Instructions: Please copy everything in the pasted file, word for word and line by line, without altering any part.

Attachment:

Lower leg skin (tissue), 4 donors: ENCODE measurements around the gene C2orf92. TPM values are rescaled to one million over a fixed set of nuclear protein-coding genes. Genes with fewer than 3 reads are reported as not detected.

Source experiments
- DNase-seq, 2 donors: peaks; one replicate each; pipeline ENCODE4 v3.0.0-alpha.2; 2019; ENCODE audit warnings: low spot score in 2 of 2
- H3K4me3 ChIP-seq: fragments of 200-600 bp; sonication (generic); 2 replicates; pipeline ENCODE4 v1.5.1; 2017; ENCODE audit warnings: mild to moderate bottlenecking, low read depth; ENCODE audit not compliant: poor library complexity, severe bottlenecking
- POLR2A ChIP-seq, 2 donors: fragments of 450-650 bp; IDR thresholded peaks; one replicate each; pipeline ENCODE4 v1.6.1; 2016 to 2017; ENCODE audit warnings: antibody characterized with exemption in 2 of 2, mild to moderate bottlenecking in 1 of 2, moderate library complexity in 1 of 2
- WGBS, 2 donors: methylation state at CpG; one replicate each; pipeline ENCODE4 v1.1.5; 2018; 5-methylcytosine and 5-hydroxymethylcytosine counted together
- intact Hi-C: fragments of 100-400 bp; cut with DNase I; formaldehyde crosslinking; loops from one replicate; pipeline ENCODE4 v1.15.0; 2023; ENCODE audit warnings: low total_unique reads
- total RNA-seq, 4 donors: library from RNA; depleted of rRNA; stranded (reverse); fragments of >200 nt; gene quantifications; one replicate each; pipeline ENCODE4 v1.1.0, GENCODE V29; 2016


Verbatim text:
Lower leg skin (tissue), 4 donors: ENCODE measurements around the gene C2orf92. TPM values are rescaled to one million over a fixed set of nuclear protein-coding genes. Genes with fewer than 3 reads are reported as not detected.

Source experiments
- DNase-seq, 2 donors: peaks; one replicate each; pipeline ENCODE4 v3.0.0-alpha.2; 2019; ENCODE audit warnings: low spot score in 2 of 2
- H3K4me3 ChIP-seq: fragments of 200-600 bp; sonication (generic); 2 replicates; pipeline ENCODE4 v1.5.1; 2017; ENCODE audit warnings: mild to moderate bottlenecking, low read depth; ENCODE audit not compliant: poor library complexity, severe bottlenecking
- POLR2A ChIP-seq, 2 donors: fragments of 450-650 bp; IDR thresholded peaks; one replicate each; pipeline ENCODE4 v1.6.1; 2016 to 2017; ENCODE audit warnings: antibody characterized with exemption in 2 of 2, mild to moderate bottlenecking in 1 of 2, moderate library complexity in 1 of 2
- WGBS, 2 donors: methylation state at CpG; one replicate each; pipeline ENCODE4 v1.1.5; 2018; 5-methylcytosine and 5-hydroxymethylcytosine counted together
- intact Hi-C: fragments of 100-400 bp; cut with DNase I; formaldehyde crosslinking; loops from one replicate; pipeline ENCODE4 v1.15.0; 2023; ENCODE audit warnings: low total_unique reads
- total RNA-seq, 4 donors: library from RNA; depleted of rRNA; stranded (reverse); fragments of >200 nt; gene quantifications; one replicate each; pipeline ENCODE4 v1.1.0, GENCODE V29; 2016